In honor of his father and as an outlet for his feelings, Keller began building a scale model of his father’s F-4D Phantom, a task that took him the better part of a winter to complete.
Starting with a stock kit, he customized the model to recreate precisely the look of the plane his father flew for the last time on March 1, 1969.
He also put together a display that has been shown at the Fargo Air Museum, and he collected stacks of documents from his father’s career, including flight logs from the years his father, a graduate of North Dakota State University, was stationed in the Red River Valley and flew out of the Grand Forks Air Force Base.
Keller said his dad was always busy flying and he did not see him much before he left for Vietnam.
He remembers his father as a man of few words who was always gentle and caring toward his family.
Keller keeps a letter he wrote about his father in 1972 when he was 7 or 8 years old.
With boyish misspellings preserved, it reads in part:
“My Dad is Maj. Wendell Keller. He is a POW MIA. In the war.
“He has been gone sence March 1, 1969. I am hoping he will come back. Our holl family is very sad about our dad.
“If he comes back I am going to tell him not to go back to the war. I have been sorry about him. I have only seen him about five times.
“I wish and wish for him to come back. He has been in the war sence I was a little boy. I was about two then.
“Every one feels sorry about him,” the letter concludes. “They wish he would come back too.”
Michael Keller plans to be in Washington on Friday to welcome his father home.
But it looks like his mother, Jacqueline Keller, won’t be there.
The reason is a painful one and harks back to 1975, according to Keller, who said that was the year the widow of his father’s co-pilot asked the Air Force to change her husband’s status from missing in action to killed in action so that she could remarry.
The Air Force granted the request, but at the same time it also changed Wendell Keller’s status to killed in action, even though it did not have a written request from his family to do so.
“Which was a mistake on their part,” Keller said.
“What it did, basically, it denied my mother benefits that should have been available to her,” he said.
“This has created a huge hardship for my mother,”Keller said, adding that his mother, who never remarried, raised him and his older brother, Gregory, on her own.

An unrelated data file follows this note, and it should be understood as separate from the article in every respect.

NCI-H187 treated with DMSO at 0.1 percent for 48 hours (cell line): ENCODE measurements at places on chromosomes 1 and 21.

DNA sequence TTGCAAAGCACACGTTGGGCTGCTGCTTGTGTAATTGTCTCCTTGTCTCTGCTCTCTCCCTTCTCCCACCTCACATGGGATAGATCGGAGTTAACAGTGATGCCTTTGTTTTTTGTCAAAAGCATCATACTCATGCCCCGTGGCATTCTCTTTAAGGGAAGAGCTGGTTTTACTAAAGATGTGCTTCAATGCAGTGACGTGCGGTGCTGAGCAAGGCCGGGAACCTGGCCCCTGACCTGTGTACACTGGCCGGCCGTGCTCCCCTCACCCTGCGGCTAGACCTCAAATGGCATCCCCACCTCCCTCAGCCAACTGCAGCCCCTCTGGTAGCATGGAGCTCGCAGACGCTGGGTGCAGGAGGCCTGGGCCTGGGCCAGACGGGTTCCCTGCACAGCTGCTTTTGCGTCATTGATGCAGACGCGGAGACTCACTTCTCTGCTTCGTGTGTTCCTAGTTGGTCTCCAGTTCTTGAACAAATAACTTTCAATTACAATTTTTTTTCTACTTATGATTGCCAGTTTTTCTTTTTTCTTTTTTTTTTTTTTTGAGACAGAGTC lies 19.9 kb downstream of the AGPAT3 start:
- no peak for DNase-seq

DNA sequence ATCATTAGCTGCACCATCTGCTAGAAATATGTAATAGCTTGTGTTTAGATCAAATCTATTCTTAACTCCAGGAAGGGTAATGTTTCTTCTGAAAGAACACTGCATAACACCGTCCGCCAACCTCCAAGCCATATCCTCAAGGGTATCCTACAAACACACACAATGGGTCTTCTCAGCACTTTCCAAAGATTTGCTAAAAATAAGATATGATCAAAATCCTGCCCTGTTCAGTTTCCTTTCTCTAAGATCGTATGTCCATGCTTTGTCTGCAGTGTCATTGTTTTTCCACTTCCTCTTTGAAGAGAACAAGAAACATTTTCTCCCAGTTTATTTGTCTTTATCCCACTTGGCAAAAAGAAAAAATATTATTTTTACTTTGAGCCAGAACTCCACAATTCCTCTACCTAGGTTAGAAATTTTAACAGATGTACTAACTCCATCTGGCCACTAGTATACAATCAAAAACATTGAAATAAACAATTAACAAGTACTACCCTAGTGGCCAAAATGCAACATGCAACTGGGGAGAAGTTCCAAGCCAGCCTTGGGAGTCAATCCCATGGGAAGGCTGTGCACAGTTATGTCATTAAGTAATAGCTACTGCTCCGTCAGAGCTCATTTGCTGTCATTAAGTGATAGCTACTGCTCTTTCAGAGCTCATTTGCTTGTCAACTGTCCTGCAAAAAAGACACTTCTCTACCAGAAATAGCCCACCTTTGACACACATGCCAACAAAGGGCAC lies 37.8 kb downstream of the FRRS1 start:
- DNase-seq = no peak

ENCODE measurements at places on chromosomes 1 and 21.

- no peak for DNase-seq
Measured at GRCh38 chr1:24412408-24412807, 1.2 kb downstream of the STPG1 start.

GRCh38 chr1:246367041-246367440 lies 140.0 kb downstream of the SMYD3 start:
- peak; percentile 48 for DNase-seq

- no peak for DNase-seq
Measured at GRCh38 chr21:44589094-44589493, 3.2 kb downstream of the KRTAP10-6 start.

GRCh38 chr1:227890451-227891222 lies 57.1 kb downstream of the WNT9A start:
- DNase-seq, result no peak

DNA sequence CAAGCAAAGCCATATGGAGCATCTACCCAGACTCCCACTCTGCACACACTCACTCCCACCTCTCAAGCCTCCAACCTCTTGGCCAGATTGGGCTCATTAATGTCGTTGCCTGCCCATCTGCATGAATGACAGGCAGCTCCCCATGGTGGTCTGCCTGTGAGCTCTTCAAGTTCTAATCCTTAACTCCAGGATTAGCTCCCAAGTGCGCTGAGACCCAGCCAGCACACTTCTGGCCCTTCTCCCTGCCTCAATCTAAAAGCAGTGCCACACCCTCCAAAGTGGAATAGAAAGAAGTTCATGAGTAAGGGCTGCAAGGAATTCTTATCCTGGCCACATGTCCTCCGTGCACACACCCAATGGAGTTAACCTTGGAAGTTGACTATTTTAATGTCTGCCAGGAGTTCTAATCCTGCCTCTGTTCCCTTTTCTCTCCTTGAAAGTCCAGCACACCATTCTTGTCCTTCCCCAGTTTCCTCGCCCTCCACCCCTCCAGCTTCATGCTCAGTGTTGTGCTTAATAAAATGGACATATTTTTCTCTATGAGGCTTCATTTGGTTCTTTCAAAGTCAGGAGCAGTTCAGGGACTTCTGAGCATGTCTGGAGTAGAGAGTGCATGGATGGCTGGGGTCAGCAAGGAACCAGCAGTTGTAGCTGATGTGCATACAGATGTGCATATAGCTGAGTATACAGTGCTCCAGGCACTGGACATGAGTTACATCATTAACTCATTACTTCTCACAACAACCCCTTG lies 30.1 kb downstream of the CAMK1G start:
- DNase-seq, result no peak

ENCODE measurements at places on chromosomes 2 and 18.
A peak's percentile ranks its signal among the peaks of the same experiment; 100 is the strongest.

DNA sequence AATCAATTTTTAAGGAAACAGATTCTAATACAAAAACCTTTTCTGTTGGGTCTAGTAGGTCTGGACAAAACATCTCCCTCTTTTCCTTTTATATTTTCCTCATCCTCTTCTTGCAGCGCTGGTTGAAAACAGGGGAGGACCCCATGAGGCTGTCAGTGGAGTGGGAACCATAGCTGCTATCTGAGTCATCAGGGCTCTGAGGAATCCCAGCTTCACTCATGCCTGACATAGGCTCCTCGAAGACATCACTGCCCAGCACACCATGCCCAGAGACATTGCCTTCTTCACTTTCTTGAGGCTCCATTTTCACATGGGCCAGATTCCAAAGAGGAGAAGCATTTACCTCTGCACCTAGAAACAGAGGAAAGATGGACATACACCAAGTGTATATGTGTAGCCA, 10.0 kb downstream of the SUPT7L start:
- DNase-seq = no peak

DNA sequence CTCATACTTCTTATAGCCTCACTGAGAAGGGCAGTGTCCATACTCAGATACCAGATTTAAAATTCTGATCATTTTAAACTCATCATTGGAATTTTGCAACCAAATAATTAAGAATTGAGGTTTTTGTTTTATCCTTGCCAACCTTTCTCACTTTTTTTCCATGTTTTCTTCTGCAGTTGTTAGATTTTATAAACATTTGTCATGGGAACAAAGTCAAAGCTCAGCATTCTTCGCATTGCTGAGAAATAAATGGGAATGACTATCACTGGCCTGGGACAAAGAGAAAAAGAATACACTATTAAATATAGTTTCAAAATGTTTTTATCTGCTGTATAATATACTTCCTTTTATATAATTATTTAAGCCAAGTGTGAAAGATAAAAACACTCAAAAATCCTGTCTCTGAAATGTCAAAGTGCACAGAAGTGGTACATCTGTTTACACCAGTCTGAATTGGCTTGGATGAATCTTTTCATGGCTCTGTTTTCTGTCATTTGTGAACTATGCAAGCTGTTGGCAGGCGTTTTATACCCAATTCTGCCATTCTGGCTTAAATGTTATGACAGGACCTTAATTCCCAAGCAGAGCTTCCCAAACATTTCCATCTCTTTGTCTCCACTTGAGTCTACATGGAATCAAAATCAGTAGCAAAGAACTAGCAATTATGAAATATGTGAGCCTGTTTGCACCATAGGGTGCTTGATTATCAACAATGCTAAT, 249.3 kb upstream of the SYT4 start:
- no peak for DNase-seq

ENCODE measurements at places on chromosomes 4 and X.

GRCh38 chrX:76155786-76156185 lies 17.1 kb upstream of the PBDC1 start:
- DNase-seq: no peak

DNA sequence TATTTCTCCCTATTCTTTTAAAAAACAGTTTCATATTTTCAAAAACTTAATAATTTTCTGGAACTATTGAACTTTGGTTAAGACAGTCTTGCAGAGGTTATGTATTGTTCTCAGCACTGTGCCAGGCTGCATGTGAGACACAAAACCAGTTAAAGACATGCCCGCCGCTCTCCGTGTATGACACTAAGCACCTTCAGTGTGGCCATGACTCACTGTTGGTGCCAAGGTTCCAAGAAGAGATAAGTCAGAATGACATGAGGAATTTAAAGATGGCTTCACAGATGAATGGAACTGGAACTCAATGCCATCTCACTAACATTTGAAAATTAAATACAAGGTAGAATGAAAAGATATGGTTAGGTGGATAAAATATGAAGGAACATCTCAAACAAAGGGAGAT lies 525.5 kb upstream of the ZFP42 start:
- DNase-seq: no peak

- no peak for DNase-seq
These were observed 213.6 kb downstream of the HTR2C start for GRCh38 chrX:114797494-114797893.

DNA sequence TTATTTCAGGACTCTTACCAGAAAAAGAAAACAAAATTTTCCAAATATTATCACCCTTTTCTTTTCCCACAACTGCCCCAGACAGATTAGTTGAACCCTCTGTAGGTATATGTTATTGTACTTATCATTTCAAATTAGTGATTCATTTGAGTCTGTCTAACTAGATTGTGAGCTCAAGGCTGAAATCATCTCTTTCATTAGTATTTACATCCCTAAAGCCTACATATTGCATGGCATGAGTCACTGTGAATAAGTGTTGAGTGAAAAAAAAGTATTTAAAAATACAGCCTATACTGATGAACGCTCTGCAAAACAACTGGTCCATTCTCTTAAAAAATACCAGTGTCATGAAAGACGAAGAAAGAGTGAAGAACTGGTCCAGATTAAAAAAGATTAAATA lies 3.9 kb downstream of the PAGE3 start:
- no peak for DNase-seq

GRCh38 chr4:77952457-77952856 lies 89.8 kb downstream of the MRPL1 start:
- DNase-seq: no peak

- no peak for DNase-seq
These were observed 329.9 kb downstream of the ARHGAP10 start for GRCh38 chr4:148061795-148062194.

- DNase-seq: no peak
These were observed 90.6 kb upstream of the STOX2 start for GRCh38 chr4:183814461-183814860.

Keller said his family learned of the Air Force’s error 20 years after it was made and he said the military eventually admitted its mistake, offering what Keller describes as a small settlement.
Since then, his mother has fought for additional compensation.
From her home in Colorado, Jacqueline Carol Tessier Keller, a graduate of Fargo Shanley High School, said she would like to attend the honors ceremony at Arlington, but she is too upset to participate, given her ongoing frustration with the Air Force.
“They spoiled for me what should have been a joyous occasion,” she said.
While the government agreed to scrub its 1975 decision and push back the date of her husband’s killed-in-action status by several years, which resulted in her receiving full benefits, Keller said the move came 22 years after the fact and the back pay she received did not take into account inflation and lost interest.
She’s also looking for compensation for the error.
“Thirty-seven years ago, the Air Force made a serious mistake and legal error, improperly changing the status of my husband, Col. Wendell Keller, who was shot down over Laos in 1969,” Jacqueline Keller said.
“That admitted mistake has cost me dearly, and the cost continues to mount,” she said. “The acknowledged error robbed me and my family of a great deal, and this error has yet to be fairly and properly corrected, despite my best efforts over the decades.”
The story of her disagreement with the Air Force can be found on her website: http://hm.dinofly.com/JCK/.
While he understands his mother’s feelings, Michael Keller said he doesn’t want that aspect of his family’s story to detract from what he believes should be the focus right now: the services planned at Arlington.
“I want my father to be honored for the hero he is,” Keller said.
“You’ve got to ride a dirt bike like you’ve stolen it,” as we accelerated through a particularly gnarly section, the wheels weaving between rocks, mud spraying up from the bike in all directions. All around us was deep Southeast Asian jungle, with no form of civilization for miles. If anything happened to us out here we were in trouble; the only thing to do was to hold on and enjoy the ride.
Less than a week before I’d been sitting in an office in London when my boss turned to me and asked; “How do you feel about a little trip to Laos next week?” A few days later I was on a plane to Bangkok, bags hastily packed, a slight sense of trepidation as to what the hell I had let myself in for. My mission: to recce a 600 km section of the legendary Ho Chi Minh Trail for a TV program I was producing. And since the only two people who knew the trail well enough to act as my guides were bikers, we’d be doing the trip by the glorious medium of two-wheels.
My boyfriend Marley was less than delighted about my latest task, “So, let me get this straight; you’re going to be spending a week riding a motorbike through the jungle, with your thighs wrapped around another man? I’m not the jealous type but..”
The other man was Don Duvall and D Greenhalgh, a bike and trail obsessive. Don, dubbed the Midnight Mapper, has lived in Laos for 10 years and dedicated his life to mapping every single square inch of the Ho Chi Minh trail by GPS from the back of his trusty Honda XR400. With a proclivity for frequent peals of laughter, Duvall’s cartographic retentiveness knows no bounds, and to date he has mapped more than 50,000 GPS points in Laos. I couldn’t have wished for two better people to be riding with.